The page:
Here is a sampling of some of the many technical translations I have made from Scandinavian languages — Swedish, Danish, and Norwegian. Technical in this case means concerning handcraft, which is one of my non-fiction specialties. I am always open for translation work, which I enjoy greatly and do, I think, quickly and well. Contact me about your project.
I would especially be interested in translating children’s books or novels for young people or adults. As well as the books shown here, I've translated a wild assortment of short pieces — acquiring new English terminologies with each — from a translation of the Danish postal regulations, an inventory of Danish military vehicles, and an article on the advantages of concrete railroad ties to books on DIY bras and uses for dandelion greens.
Because I am first a journalist and an academic, my translations are generally concise and articulate in solidly well-written American English. I have little experience translating from the closely related Faroese or Icelandic languages but would have dictionaries to carry me through. Finnish is out of my area. Contact me with the project you’re interested in seeing translated.
Viking Patterns for Knitting from Swedish Vikingamönster i Stickat by Elsebeth Lavold. I was approached by Trafalgar Square Publishing in Vermont to translate this elegant book of entirely new knitting techniques. Knitting came to Europe somewhat after the Viking period, so again, until Elsebet began her work there were neither techniques nor terminology for knitting Viking designs, which tend to short rounded motifs rather than long, Aran-like panels of cables. The author’s careful archeological research and technical experimentation puts my own knitting research in the shadows. The motifs themselves are muscular and bold against a purled background. I felt myself a pioneer in bringing her techniques to the English-speaking world.
Twined Knitting: a Swedish folkcraft technique, from Swedish Tvåändsstickat: vackert, slitstarkt, varmt by Birgitta Dandanell and Ulla Danielsson of Dalarnas Museum. I brought the book home with me from a visit to Sweden and offered to translate it for Interweave Press. Twined knitting was a revival of an old form of knitting in the mountains of Sweden and Norway and had never been described or noticed in English speaking countries. There was no English terminology for it, so I had to invent one — particularly for the impossible-to-type word tvåändssticking (I had to retype that three times just now to get it right), which means “two-end knitting” and is not descriptive of the process. The terminology I settled on after learning the technique and comparing translations to other languages has been taken into general usage in the English-speaking knitting world. Again: super fun.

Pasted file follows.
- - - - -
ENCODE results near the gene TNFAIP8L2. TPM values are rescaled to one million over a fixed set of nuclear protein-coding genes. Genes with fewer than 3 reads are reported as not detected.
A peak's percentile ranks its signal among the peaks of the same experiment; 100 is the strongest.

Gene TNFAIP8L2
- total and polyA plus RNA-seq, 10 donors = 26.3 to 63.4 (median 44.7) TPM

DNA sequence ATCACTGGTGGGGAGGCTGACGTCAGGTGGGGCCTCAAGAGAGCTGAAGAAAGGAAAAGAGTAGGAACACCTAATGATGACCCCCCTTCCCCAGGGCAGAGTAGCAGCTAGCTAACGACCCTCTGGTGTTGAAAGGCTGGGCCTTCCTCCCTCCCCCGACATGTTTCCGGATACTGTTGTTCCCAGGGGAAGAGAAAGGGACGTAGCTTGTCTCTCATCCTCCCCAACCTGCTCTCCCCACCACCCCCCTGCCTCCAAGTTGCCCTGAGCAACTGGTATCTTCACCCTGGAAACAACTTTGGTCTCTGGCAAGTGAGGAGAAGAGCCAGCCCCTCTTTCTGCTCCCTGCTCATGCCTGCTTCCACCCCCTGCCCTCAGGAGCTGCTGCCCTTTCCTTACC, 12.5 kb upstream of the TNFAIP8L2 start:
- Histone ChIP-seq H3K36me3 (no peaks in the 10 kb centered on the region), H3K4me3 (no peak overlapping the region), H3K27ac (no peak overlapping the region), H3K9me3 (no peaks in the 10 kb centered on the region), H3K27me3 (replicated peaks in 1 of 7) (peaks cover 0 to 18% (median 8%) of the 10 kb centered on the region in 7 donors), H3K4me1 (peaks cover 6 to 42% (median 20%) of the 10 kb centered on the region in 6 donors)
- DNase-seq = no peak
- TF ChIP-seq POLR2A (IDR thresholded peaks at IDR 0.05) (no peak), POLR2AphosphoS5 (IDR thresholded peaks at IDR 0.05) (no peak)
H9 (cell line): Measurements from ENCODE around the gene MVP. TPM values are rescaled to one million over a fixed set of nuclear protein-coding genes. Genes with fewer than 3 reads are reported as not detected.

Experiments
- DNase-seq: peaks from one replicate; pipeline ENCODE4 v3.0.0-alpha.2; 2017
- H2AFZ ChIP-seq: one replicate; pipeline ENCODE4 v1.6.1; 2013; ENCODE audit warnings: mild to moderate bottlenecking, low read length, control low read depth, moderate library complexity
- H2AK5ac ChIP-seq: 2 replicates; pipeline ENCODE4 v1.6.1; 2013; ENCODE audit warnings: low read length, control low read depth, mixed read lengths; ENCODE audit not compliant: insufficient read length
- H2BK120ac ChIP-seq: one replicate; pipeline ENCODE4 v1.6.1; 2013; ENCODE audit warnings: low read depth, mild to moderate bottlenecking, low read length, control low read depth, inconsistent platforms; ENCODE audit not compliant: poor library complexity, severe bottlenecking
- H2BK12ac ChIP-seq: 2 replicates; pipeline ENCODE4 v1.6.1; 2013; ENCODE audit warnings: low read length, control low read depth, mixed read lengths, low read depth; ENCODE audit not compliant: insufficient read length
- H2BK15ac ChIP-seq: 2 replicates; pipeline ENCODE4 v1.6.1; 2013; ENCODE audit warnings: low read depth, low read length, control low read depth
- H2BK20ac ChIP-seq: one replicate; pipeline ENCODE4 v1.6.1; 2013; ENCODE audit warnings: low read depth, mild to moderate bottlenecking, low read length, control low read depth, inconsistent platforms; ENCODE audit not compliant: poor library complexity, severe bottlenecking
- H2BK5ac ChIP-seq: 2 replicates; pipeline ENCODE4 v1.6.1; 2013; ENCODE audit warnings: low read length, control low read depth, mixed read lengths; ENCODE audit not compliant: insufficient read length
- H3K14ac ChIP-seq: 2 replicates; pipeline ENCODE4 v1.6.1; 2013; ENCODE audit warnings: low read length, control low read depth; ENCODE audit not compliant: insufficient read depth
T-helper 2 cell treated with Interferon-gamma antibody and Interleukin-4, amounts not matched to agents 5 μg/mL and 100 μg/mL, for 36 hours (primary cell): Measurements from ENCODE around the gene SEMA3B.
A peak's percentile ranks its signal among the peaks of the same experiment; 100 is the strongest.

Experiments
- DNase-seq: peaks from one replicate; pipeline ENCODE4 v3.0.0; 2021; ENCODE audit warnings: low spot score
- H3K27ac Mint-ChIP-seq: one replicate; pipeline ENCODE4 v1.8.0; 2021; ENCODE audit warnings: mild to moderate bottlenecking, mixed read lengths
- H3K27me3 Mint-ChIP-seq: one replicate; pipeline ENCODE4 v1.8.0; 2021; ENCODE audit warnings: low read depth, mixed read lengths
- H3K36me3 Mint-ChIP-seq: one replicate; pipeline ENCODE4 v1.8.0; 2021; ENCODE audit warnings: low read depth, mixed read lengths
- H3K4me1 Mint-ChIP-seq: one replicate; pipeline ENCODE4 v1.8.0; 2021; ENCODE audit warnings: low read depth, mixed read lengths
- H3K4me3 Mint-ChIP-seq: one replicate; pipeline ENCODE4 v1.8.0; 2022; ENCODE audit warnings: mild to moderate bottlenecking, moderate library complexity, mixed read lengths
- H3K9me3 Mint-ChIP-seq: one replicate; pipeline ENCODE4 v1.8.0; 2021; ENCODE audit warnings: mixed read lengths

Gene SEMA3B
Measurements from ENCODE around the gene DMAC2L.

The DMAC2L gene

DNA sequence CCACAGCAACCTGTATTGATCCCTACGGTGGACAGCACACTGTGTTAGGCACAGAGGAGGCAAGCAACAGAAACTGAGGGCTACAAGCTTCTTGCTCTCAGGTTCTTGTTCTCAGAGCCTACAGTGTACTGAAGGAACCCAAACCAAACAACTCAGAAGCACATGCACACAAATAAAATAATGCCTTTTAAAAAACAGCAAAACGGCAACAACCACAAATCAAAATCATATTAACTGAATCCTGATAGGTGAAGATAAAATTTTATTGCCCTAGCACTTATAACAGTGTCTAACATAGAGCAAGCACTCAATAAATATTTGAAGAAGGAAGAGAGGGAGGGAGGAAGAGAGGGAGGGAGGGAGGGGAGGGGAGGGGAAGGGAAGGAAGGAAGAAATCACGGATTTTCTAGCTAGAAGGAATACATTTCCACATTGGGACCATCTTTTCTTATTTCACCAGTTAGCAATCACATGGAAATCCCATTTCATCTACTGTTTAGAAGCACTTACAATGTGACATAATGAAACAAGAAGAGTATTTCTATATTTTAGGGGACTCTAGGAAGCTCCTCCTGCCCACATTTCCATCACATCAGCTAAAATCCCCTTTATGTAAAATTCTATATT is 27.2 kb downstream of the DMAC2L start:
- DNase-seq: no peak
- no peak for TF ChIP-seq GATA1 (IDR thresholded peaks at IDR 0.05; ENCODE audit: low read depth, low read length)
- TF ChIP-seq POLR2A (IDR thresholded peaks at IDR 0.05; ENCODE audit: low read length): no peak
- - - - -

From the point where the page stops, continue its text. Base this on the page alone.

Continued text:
Easy Style: Sewing the new classics, from Danish Nyt Tøj by Elsebeth Gynther. This was one of my first handcraft book-length translations for Sterling/Lark books. I was a bit scared of it, because although I sewed a lot, I felt I was short on dressmaking terminology. Lark’s editor, Carol Taylor, said to plunge in and they would work out terminology problems. Easy Style was also my first translation on my then new Mac 512K computer. I was thrilled to be able to translate without raising my eyes from the book every few words, correcting typos and cleaning up translation after each page. I made the mistake of putting all the text on a single document. After 250 pages on the same document, entry slowed and the document crashed, destroying all 250 pages. Curiously, because it was fresh in my mind, I was able to start over, keying as fast as I could, and remembering what I had written before.
Scraps: An Inspiratonal Field Guide to Colllage. Elsebet apparently liked my translation of Easy Style, and when later she had a new book with Christine Clemmensen, Scraps: et kursus i små mirakler, she requested me as a translator. The book, published by Sterling/Lark came out on the crest of the scrapbooking wave as Scraps: an inspirational field guide to collage. It was an enormously fun book to translate, full of whimsy and inventive collage materials and techniques.
Happy Hats and Cool Caps, from Danish Huer og Hatte til børn og voksne by Anne-Mette Hermansen and Tina Elnef. Sterling/Lark contacted me to translate this cute and quick little book of sewn hats and caps. I learned how to measure and sew hats as I translated!
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